The services feature allows you to group transactions into different sets that belong together and get aggregated together in their own chart and overall response time.

When your project is a combination of multiple services combined with CLI scripts or workers running in different contexts, then having just one aggregated chart with just one response time can distort your view of the real picture. The response times, request numbers and failure rates are aggregated by comparing apples with oranges.

Services can be switched from the top level navigation of any project. Depending on the number ofservices in a project you see an expanded selector or a dropdown:

Switching between services web

How Services Work

Services allow a project to distinguish between different types of users. Depending on the purpose of your project, this distinction may be helpful _or it may be critical. That’s because only if the group of users is uniform (e.g. a shop’s end users vs. its backend administrators) is aggregated data is meaningful.

Why is this? When a project is made up of multiple services (such as micro-services and different user types) combined with CLI scripts and workers running in different contexts, a single aggregated graph can distort the perception of how the project is working. This is because the needs and timing of regular users are very different from backend, administration type users.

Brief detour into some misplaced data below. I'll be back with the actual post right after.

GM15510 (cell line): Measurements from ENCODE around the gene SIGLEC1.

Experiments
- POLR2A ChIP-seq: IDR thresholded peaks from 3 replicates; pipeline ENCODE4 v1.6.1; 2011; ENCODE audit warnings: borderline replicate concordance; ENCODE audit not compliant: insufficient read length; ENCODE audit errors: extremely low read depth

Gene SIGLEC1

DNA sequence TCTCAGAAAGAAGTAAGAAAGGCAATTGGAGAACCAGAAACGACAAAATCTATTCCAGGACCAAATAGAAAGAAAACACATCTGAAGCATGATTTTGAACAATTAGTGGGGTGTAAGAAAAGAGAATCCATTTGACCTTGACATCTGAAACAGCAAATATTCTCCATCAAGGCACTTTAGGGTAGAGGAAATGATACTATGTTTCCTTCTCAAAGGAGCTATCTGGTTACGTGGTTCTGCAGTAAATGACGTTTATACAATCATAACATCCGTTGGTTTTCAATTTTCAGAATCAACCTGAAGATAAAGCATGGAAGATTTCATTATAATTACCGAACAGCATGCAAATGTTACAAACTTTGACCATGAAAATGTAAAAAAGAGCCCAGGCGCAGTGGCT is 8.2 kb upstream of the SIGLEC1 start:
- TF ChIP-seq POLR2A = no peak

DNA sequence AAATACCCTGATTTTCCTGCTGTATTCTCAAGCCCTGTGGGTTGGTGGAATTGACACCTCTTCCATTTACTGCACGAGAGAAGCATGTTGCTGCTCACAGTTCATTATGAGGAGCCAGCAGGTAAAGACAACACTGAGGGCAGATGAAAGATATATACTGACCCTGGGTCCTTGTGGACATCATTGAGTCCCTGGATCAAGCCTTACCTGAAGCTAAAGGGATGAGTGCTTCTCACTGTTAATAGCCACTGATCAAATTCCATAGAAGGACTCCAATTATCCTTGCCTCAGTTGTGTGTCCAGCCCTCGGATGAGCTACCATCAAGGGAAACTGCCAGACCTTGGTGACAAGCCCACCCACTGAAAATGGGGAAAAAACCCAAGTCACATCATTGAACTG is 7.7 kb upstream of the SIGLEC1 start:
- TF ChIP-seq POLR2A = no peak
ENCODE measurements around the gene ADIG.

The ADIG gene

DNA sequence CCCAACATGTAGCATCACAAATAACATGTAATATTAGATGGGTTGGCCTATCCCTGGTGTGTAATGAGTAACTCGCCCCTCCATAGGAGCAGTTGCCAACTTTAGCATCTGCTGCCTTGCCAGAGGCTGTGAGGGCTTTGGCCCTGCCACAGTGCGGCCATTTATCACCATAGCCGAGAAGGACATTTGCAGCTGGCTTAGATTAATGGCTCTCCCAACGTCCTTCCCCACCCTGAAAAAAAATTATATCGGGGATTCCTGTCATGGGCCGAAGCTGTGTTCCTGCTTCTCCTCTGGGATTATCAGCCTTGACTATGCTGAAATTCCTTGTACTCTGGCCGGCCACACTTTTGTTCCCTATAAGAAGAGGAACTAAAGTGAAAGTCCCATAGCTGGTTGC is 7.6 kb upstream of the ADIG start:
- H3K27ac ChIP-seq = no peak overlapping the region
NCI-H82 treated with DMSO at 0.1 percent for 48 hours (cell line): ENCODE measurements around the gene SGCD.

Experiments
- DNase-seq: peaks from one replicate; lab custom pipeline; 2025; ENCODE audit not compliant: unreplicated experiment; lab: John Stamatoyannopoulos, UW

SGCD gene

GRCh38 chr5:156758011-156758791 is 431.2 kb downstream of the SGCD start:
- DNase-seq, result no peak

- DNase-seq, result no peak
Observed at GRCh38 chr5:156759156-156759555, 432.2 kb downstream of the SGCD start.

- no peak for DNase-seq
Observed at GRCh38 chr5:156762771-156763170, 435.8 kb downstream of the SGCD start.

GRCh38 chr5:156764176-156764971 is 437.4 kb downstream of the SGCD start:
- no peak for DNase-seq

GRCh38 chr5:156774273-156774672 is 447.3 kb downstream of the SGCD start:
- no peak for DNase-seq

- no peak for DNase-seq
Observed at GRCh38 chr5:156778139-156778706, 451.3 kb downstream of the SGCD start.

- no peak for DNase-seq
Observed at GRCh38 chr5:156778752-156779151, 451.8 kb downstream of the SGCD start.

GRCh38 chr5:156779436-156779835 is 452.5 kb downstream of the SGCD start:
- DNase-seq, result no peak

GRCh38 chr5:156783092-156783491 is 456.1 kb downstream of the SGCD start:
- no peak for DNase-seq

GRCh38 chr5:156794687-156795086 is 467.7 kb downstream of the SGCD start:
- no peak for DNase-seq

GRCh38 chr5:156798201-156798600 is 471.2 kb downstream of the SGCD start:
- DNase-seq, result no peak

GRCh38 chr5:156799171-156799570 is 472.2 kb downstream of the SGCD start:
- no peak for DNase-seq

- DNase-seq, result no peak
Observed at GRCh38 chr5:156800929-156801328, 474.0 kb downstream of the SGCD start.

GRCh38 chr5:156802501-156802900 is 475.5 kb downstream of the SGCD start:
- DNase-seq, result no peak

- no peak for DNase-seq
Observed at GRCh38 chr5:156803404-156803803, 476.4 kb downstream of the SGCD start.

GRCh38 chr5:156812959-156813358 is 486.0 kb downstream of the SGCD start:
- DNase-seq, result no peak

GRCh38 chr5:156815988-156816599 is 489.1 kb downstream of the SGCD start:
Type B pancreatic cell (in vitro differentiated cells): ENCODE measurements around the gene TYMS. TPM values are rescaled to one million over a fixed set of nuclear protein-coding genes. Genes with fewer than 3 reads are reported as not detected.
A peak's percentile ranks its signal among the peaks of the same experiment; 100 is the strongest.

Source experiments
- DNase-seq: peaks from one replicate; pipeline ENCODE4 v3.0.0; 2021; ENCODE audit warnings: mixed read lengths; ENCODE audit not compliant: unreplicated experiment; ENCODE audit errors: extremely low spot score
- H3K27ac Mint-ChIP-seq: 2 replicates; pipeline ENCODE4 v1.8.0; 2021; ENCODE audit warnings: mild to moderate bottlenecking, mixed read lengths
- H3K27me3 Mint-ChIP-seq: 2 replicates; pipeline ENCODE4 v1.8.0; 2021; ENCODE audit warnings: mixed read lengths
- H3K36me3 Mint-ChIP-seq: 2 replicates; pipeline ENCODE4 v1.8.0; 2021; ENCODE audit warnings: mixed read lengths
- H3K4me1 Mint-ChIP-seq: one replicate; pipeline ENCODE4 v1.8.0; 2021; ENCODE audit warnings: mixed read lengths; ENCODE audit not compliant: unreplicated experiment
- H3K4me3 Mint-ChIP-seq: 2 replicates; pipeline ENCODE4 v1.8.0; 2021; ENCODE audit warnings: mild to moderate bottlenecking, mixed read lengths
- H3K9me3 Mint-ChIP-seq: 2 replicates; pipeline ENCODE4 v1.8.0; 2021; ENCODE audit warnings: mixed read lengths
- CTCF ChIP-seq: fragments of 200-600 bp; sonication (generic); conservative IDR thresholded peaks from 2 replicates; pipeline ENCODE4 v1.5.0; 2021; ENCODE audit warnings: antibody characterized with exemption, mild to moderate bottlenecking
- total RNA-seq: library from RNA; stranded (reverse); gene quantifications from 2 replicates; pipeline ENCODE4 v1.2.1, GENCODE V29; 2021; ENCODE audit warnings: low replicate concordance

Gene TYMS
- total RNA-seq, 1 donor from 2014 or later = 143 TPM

For example, if the performance of backend transactions is slower than for regular users, this may be perfectly acceptable. However, for regular users, slow transaction response times can mean the difference between a successful purchase and a shopping basket abandoned for another online store.

By aggregating them, it would be impossible to distinguish one from the other. You couldn’t tell if the frontend response times were higher than they should be, or if the backend response times were unnaturally low.

By using multiple services, the information stored becomes much more meaningful.

CLI Subservices

Fundamentally Tideways understands services as "web-based", responding to requests from browsers or API clients.

Commandline based programs such as cronjobs, one-time scripts or background processes complement these web-based services, but their runtime performance is usually very different and should not be aggregate and viewed alongside with the web-based performance data.

This is why all commanline based PHP scripts are grouped into a dedicated "CLI" sub-service, attached to their parent service by name. This service is denoted with a ":cli" suffix, for example "app:cli".

Think of this as two different contexts of the same service, "web" and "cli" context.

A service that reports for both "web" and "cli" context still counts as one in relation to the service-limit. For example with the services "app", "app:cli" and "admin" count as 2 services.

Further reading

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